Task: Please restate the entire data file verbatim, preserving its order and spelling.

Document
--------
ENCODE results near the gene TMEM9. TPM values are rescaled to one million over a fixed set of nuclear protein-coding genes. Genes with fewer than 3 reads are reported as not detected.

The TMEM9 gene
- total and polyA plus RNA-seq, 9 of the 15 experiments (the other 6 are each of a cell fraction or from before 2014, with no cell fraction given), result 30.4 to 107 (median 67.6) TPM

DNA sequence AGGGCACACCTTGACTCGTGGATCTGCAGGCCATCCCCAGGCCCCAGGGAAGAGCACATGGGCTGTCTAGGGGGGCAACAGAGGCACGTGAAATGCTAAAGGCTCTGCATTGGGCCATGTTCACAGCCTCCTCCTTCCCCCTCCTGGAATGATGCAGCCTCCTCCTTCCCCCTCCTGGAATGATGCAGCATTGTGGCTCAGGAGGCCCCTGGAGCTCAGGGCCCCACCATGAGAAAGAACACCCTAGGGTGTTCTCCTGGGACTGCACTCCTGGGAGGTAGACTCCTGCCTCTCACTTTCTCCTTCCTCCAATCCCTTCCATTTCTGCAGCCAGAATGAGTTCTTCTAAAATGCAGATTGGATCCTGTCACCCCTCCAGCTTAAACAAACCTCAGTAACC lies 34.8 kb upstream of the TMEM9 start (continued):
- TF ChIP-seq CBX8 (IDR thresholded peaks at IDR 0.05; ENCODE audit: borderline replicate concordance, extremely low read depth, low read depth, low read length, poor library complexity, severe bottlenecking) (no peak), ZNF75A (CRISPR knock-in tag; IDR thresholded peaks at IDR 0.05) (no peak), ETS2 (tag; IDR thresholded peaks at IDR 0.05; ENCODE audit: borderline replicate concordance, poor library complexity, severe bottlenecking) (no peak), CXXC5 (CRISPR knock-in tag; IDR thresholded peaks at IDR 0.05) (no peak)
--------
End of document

ENCODE results near the gene TMEM9. TPM values are rescaled to one million over a fixed set of nuclear protein-coding genes. Genes with fewer than 3 reads are reported as not detected.

The TMEM9 gene
- total and polyA plus RNA-seq, 9 of the 15 experiments (the other 6 are each of a cell fraction or from before 2014, with no cell fraction given), result 30.4 to 107 (median 67.6) TPM

DNA sequence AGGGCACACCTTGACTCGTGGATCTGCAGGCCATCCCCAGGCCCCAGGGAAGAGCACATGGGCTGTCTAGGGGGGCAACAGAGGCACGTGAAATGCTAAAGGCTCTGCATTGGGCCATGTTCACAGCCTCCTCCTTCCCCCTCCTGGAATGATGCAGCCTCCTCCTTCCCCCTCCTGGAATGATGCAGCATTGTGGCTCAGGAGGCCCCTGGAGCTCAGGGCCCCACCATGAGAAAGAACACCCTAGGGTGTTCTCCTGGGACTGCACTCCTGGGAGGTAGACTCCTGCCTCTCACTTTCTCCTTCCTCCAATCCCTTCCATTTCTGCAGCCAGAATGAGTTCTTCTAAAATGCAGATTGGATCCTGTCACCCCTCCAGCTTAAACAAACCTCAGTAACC lies 34.8 kb upstream of the TMEM9 start (continued):
- TF ChIP-seq CBX8 (IDR thresholded peaks at IDR 0.05; ENCODE audit: borderline replicate concordance, extremely low read depth, low read depth, low read length, poor library complexity, severe bottlenecking) (no peak), ZNF75A (CRISPR knock-in tag; IDR thresholded peaks at IDR 0.05) (no peak), ETS2 (tag; IDR thresholded peaks at IDR 0.05; ENCODE audit: borderline replicate concordance, poor library complexity, severe bottlenecking) (no peak), CXXC5 (CRISPR knock-in tag; IDR thresholded peaks at IDR 0.05) (no peak)